"Women leaders will want this book in their briefcases. It's got all the nuts-and-bolts strategies they need to succeed. Actually, men should read this book if they hope to keep up!"
--Betty Spence, president, National Association of Female Executives
From the Inside Flap
Despite these visible success stories, the path to the executive suite remains torturous for women. The testing can be prolonged, the scrutiny intense. Will she really have the "right stuff" when the going gets rough? Even Carly Fiorina was unprepared for the attention paid to her gender.
Her Place at the Table is a practical guide for any woman dealing with a demanding role. Drawing on extensive interviews with women leaders, the authors isolate five key challenges.
- Intelligence to make informed decisions you need good information, but getting it can be a tricky proposition for women
- Backing no one wants to take on a tough job without the support of major players, but you cant take those allies for granted
- Resources allocations dont always square with the results expected
- Buy-In you cant lead if no one wants to follow, but bringing a team on board can be problematic
- Making a Difference the value you create must be visible before it makes a difference
For each challenge, the authors offer tips on avoiding common traps and then lay out the strategic moves that position you for success. The guides concluding each chapter make it easy to put the principles to work.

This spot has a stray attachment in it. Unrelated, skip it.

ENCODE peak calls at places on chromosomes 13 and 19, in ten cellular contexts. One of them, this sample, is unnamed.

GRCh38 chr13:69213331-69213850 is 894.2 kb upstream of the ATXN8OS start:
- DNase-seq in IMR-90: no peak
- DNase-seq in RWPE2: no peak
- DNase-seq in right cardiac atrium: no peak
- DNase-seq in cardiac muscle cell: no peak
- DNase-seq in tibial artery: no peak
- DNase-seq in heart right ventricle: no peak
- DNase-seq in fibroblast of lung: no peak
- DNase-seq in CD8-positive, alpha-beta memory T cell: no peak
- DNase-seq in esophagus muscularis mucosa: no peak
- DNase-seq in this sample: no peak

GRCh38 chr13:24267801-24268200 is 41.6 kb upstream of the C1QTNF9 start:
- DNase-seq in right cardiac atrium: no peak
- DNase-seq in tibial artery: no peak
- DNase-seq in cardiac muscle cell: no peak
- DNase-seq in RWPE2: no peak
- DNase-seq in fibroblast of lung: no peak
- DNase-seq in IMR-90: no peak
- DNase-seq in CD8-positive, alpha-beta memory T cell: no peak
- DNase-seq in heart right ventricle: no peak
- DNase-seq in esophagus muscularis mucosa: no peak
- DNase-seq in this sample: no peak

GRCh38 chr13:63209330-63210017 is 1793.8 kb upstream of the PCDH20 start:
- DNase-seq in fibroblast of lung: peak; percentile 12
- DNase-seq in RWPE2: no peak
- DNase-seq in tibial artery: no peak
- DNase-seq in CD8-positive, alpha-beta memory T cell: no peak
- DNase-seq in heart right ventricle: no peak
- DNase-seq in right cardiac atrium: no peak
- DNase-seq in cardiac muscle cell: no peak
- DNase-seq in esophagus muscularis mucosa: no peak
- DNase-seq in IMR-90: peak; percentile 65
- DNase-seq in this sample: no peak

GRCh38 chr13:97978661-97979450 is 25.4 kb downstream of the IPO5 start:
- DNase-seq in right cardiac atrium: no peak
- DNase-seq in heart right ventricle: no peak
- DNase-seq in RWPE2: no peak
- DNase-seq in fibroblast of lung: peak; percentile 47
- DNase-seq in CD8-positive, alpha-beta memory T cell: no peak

- Publisher : Jossey-Bass; 1st edition (Aug. 24 2004)
- Language : English
- Hardcover : 304 pages
- ISBN-10 : 0787972142
- ISBN-13 : 978-0787972141
- Item weight : 482 g
- Dimensions : 16 x 2.79 x 23.62 cm
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The Most Useful Business Book I’ve Read In Five Years
August 24, 2017 Rick McKnight
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Her Place at the Table: A Woman's Guide to Negotiating Five Key Challenges to Leadership Success
By Deborah Kolb, Judith Williams, and Carol Frohlinger, JD
Jossey-Bass, 2010, 250-pages, $19.95
I read a lot of business books. I need to: in addition to consulting and coaching, I frequently conduct seminars on leadership, strategy formulation, and strategy execution.